Where there's still smoke: Swiss stub out their plan to ban smoking in restaurants
Europe's 'outsiders' vote to remain one of last Western nations where you can light up
Switzerland joined Romania, the Czech Republic and Germany as one of the handful of European countries to turn down a rigorous ban on smoking in all enclosed public places yesterday after voters rejected the idea in a national referendum.
With returns from nearly all of Switzerland's 26 cantons counted last night, the proposal for a nationwide smoking ban appeared to have been overwhelmingly rejected by around 65 per cent of voters.
Otto Brändlii, a doctor and pulmonary specialist from for the anti-smoking initiative, bitterly criticised the outcome, saying it would help the major tobacco companies which have chosen to base their European headquarters in Switzerland. He said the result meant that thousands would continue to be exposed to smoke at work. "I am disappointed," he said.
However, Joachim Eder, a liberal free Democrat politician and supporter of the "No" campaign which opposed a national smoking ban welcomed the result, saying that it provided a firm basis for existing laws to continue. "I hope the anti-smoking lobby can accept the verdict," he said.
Only eight of Switzerland's 26 cantons have enforced a ban on smoking in public places including bars and restaurants, while the remaining apply smoking controls less restrictively and allow special smoking rooms known as "fumoirs" which are staffed.
Yesterday's poll result signalled a continuation of the status quo, which left 18 cantons able to continue operating fumoirs with the remaining eight including Geneva, banning smoking at the workplace and in all public spaces including bars and restaurants.
Opposition to a nationwide smoking ban came mainly from bar and restaurant owners who feared a major drop in custom. Laurent Terlinchamp, president of Geneva's association of restaurant and bar owners had criticised the proposal as extreme. "In Geneva, where the law came in two years ago, we were told that a new clientele would start to come back to establishments," he said, "But this is not the case because profits are down 10 to 30 per cent depending on the type of business involved."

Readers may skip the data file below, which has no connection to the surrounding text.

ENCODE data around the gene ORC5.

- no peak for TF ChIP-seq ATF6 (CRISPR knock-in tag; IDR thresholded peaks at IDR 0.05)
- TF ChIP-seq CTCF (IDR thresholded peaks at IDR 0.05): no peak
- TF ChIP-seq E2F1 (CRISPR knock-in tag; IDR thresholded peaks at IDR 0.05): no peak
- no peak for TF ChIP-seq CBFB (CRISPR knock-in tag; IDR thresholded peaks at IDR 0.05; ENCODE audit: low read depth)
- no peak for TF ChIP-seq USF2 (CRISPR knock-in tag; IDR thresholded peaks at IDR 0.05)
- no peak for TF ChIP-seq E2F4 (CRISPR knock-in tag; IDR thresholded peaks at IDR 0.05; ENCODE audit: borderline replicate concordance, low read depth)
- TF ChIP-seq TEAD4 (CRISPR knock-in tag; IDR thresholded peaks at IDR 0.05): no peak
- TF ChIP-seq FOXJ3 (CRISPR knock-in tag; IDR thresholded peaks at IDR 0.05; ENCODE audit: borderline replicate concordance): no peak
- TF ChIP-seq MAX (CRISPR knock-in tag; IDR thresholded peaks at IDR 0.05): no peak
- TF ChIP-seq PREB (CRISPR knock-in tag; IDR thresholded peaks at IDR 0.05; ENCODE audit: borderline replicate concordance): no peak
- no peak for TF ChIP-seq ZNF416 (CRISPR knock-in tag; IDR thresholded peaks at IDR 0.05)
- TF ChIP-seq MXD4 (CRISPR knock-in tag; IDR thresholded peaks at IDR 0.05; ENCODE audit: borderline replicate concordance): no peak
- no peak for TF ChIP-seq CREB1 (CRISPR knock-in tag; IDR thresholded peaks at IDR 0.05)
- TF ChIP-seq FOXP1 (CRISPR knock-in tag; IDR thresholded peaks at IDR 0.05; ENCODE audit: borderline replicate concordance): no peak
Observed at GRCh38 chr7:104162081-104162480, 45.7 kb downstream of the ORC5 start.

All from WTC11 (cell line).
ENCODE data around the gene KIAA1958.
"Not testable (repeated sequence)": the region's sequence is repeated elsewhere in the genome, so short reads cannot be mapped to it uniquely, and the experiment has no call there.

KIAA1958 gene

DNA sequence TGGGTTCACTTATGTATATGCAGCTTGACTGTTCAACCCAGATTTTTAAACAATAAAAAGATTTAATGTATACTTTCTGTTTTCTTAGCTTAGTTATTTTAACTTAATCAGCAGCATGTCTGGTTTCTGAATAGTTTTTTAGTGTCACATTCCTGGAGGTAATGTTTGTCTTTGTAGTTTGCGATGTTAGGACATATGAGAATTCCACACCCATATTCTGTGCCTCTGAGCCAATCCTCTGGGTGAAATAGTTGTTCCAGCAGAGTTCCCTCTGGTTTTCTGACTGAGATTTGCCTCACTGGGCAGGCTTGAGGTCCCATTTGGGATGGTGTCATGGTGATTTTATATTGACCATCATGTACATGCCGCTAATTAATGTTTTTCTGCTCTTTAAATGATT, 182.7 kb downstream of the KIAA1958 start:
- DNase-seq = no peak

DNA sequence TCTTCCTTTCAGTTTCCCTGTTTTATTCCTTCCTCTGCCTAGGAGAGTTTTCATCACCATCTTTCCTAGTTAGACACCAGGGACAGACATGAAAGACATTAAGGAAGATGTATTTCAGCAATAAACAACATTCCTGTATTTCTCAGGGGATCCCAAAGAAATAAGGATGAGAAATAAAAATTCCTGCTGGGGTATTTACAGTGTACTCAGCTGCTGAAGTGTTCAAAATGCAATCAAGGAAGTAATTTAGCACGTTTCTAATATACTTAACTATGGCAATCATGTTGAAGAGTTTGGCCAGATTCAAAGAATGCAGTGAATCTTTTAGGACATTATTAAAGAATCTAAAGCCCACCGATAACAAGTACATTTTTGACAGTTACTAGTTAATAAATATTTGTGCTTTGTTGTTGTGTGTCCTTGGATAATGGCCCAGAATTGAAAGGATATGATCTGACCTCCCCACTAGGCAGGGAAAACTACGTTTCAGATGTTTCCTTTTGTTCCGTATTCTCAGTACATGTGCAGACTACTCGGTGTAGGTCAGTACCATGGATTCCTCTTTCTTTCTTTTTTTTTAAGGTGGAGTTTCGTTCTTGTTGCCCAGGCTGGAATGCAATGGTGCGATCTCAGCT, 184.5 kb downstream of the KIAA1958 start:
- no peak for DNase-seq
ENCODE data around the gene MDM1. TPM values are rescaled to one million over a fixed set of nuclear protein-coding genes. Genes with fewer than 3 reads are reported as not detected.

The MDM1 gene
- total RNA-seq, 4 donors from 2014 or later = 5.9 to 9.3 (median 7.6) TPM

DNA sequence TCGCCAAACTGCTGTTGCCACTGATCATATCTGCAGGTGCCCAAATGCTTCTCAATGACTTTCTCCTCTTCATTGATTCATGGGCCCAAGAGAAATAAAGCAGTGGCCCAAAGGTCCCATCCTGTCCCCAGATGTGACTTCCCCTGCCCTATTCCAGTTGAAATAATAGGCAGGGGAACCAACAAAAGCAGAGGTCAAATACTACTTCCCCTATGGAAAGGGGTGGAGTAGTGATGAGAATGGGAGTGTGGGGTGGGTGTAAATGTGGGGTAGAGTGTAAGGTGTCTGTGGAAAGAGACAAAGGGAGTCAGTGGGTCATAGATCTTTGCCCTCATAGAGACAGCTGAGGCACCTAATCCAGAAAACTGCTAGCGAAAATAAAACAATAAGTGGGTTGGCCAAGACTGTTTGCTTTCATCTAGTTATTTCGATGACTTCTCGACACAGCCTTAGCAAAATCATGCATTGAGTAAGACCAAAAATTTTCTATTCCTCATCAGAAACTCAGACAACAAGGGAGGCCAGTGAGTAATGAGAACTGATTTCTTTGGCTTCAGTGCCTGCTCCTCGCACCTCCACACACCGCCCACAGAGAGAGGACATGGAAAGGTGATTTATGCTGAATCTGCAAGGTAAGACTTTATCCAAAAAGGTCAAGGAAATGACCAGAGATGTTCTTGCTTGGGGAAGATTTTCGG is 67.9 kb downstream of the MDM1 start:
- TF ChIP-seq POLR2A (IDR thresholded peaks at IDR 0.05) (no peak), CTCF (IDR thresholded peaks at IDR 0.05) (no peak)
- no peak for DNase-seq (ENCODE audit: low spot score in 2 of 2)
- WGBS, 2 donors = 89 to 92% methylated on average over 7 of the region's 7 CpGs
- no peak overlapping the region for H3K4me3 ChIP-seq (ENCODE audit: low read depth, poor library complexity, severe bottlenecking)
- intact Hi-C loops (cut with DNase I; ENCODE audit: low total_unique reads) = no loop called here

But Jean-Charles Rielle, a doctor with the "Protection against passive smoking" initiative, said that in the eight cantons where fumoirs had been banned since 2010, the effects were tangible: "We saw immediately a 20 per cent drop in hospitalisation due to cardiovascular incidents, heart attacks and these kinds of problems."
Romania is one of the last countries in Europe not to have imposed an official ban on smoking in public places. The Czech Republic effectively allows smoking in bars and restaurants, although the authorities recently insisted that such establishments display signs warning of the dangers of smoking.
In Germany, where banning smoking carries a negative connotation because of the Nazis' efforts to stamp out the habit, smoking was officially outlawed in 2007. However, since then many bars have successfully fought the ban in court and set up "smokers' pubs" which are forbidden to sell food.
Sweden also operates a "smoking room" policy in some bars and restaurants.
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Japan No national ban on smoking in public places exists in Japan, a country of nearly 30 million smokers. Some commentators have attributed this to a powerful tobacco lobby.
United States With no federal law banning smoking in public places, individual states are left to implement the ban themselves. Currently, 10 states have no bans in place.
Africa A number of African states including Cameroon and Chad, have no laws at all pertaining to smoking.
Indonesia Some 70 per cent of Indonesians over 20 years old are smokers, and 400,000 die each year from smoking-related llnesses.
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